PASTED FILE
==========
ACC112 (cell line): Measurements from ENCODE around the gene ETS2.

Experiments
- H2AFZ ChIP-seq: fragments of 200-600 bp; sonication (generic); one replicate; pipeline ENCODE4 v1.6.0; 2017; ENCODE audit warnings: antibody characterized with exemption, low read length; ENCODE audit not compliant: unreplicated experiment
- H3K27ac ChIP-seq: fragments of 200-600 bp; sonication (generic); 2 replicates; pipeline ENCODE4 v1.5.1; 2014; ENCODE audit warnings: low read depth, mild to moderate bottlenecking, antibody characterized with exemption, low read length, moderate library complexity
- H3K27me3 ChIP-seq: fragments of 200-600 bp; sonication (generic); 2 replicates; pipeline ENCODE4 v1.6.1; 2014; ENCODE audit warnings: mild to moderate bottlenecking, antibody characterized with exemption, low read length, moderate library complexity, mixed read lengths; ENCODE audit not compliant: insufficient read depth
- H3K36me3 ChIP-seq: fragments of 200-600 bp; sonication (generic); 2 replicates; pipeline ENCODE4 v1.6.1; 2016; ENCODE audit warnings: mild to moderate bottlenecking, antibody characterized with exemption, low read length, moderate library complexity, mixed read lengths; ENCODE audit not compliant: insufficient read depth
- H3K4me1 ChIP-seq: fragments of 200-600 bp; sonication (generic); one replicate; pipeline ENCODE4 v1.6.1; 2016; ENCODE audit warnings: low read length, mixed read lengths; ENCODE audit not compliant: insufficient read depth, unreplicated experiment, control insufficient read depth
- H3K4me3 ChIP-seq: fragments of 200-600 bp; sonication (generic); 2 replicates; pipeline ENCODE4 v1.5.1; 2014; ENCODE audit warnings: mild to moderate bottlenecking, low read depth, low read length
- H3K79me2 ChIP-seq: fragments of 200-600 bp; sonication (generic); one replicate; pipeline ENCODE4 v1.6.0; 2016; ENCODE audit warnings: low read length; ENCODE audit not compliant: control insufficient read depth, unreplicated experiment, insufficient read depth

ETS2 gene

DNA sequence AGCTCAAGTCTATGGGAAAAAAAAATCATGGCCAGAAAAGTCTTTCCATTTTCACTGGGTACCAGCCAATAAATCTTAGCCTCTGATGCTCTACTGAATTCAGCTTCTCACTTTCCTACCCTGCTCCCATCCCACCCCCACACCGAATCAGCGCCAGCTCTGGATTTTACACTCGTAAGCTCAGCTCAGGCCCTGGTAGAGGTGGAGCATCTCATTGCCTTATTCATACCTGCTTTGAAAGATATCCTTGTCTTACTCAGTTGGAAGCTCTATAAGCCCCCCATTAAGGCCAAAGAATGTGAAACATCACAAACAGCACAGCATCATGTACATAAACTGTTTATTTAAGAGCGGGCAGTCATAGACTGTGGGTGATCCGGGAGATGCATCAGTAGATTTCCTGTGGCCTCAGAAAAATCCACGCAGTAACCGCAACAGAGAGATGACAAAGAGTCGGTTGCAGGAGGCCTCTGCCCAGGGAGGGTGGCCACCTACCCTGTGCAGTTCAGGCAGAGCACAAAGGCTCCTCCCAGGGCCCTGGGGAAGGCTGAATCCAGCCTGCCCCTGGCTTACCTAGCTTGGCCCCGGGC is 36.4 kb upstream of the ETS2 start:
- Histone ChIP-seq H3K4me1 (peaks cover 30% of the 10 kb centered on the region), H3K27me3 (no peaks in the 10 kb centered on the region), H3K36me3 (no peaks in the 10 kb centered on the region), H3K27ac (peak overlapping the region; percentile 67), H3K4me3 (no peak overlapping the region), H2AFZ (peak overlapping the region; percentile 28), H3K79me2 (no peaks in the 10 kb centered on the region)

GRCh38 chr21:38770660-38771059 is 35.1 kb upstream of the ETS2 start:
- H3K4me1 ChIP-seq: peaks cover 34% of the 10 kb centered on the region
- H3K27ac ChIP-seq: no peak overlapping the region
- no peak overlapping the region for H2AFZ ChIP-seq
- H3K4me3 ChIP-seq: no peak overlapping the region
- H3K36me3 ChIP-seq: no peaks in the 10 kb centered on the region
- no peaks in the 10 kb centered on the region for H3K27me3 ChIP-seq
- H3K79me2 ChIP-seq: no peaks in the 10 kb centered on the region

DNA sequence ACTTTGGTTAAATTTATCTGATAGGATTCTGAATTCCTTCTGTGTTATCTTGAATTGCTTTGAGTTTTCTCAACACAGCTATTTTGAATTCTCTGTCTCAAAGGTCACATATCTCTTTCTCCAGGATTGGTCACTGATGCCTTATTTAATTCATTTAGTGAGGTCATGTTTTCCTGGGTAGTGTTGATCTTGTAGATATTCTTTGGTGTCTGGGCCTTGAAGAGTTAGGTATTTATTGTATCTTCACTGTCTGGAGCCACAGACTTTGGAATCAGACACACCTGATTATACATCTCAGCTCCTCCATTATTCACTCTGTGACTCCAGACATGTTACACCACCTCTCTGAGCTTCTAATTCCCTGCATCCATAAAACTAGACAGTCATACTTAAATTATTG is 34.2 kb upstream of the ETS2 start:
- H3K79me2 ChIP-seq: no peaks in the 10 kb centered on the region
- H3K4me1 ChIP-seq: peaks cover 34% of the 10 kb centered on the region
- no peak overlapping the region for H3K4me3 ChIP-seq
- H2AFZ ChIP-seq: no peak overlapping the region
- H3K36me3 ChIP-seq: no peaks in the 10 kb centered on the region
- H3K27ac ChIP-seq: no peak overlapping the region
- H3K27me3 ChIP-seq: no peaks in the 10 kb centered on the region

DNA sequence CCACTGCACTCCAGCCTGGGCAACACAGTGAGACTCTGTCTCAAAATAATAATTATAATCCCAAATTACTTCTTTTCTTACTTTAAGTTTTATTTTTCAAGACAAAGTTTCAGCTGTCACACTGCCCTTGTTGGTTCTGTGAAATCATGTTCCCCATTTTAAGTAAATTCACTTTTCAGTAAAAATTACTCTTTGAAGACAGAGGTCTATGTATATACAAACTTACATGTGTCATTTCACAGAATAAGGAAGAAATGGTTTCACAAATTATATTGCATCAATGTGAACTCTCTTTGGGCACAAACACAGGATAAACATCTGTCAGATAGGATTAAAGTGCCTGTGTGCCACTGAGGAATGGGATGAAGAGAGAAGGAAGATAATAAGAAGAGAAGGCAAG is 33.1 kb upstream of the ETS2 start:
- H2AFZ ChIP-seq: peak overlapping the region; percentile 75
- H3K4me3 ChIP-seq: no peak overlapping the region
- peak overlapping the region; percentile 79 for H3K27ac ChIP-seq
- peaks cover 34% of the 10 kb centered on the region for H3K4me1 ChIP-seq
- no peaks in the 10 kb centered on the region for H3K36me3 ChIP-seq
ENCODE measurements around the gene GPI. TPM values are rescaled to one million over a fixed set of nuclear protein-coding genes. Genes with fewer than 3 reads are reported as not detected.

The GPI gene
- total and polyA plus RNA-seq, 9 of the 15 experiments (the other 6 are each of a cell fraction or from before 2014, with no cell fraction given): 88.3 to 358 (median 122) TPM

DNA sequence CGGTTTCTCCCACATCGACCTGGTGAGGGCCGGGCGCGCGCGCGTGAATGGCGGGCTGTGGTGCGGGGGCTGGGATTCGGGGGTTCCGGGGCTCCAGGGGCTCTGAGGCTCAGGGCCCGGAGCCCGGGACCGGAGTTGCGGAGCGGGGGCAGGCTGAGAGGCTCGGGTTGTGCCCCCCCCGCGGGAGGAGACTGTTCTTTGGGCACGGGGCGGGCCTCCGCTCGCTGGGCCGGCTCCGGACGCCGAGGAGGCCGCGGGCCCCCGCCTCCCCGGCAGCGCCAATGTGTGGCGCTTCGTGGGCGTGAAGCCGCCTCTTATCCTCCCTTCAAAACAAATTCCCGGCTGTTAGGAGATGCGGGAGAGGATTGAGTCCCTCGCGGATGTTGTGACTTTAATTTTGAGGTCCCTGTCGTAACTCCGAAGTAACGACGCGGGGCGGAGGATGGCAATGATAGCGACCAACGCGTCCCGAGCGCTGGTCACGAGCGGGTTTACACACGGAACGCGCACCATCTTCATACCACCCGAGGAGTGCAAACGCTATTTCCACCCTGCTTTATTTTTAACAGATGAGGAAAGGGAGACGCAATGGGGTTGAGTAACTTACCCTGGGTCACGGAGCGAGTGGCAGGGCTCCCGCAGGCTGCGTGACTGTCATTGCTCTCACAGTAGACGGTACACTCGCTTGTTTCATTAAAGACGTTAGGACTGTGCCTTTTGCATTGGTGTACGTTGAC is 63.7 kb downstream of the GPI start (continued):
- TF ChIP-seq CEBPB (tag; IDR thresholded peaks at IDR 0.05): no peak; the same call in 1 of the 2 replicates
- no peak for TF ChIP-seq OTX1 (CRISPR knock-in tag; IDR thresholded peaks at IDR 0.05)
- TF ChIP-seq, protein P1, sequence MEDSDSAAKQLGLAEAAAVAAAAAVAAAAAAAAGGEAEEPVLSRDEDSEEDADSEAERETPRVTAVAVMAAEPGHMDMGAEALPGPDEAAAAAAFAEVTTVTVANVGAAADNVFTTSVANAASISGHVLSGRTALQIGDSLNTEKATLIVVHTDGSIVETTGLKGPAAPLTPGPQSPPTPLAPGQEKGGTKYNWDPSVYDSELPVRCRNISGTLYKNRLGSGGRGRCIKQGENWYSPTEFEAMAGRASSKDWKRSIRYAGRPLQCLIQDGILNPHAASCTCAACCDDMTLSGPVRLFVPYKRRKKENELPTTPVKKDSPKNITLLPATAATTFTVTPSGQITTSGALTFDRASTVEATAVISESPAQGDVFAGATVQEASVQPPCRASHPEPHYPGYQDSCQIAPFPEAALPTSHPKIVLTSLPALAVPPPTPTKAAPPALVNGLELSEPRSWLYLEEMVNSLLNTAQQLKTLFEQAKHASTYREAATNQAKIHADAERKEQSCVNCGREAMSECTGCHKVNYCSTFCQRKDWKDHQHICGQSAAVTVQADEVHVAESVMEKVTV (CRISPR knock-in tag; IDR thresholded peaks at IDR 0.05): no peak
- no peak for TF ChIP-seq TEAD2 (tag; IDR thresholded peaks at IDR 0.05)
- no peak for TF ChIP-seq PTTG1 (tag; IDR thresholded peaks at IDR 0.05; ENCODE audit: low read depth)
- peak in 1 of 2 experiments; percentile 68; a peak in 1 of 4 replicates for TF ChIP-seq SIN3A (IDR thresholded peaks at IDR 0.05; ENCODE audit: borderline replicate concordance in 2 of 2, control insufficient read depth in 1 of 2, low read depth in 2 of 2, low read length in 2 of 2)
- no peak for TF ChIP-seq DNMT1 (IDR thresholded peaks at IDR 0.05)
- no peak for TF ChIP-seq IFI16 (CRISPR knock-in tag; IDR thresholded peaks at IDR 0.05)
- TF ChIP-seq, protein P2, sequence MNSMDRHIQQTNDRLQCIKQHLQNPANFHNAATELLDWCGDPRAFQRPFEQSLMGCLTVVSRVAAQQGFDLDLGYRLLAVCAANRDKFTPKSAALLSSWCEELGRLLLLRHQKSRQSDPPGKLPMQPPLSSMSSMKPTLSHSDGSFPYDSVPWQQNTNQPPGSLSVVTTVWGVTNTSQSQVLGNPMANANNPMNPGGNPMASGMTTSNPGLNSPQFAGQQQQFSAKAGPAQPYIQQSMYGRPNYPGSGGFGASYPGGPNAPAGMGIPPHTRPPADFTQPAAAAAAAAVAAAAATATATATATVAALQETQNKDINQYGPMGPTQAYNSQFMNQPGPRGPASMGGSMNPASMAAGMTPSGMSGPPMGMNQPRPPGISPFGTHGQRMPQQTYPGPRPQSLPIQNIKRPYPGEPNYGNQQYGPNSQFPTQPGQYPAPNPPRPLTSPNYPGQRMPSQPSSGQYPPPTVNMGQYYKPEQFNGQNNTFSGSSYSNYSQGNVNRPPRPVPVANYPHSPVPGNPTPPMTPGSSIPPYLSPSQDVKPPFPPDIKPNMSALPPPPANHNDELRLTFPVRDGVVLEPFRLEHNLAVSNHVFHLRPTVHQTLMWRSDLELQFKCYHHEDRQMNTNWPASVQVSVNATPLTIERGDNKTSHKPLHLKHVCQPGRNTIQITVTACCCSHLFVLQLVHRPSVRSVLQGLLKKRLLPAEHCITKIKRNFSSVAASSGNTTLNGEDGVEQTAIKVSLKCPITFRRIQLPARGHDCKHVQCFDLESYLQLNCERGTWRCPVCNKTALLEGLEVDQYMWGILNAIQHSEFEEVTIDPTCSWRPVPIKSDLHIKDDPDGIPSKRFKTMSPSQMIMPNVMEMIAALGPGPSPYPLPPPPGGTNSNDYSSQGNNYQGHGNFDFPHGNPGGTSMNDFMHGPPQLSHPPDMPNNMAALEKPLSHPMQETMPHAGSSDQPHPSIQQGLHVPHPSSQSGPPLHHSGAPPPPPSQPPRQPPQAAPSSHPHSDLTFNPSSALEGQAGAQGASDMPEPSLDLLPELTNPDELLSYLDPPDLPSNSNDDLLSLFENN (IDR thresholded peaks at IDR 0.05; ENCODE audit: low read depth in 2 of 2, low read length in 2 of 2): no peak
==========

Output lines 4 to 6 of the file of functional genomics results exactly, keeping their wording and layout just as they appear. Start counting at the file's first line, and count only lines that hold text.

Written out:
- H3K27ac ChIP-seq: fragments of 200-600 bp; sonication (generic); 2 replicates; pipeline ENCODE4 v1.5.1; 2014; ENCODE audit warnings: low read depth, mild to moderate bottlenecking, antibody characterized with exemption, low read length, moderate library complexity
- H3K27me3 ChIP-seq: fragments of 200-600 bp; sonication (generic); 2 replicates; pipeline ENCODE4 v1.6.1; 2014; ENCODE audit warnings: mild to moderate bottlenecking, antibody characterized with exemption, low read length, moderate library complexity, mixed read lengths; ENCODE audit not compliant: insufficient read depth
- H3K36me3 ChIP-seq: fragments of 200-600 bp; sonication (generic); 2 replicates; pipeline ENCODE4 v1.6.1; 2016; ENCODE audit warnings: mild to moderate bottlenecking, antibody characterized with exemption, low read length, moderate library complexity, mixed read lengths; ENCODE audit not compliant: insufficient read depth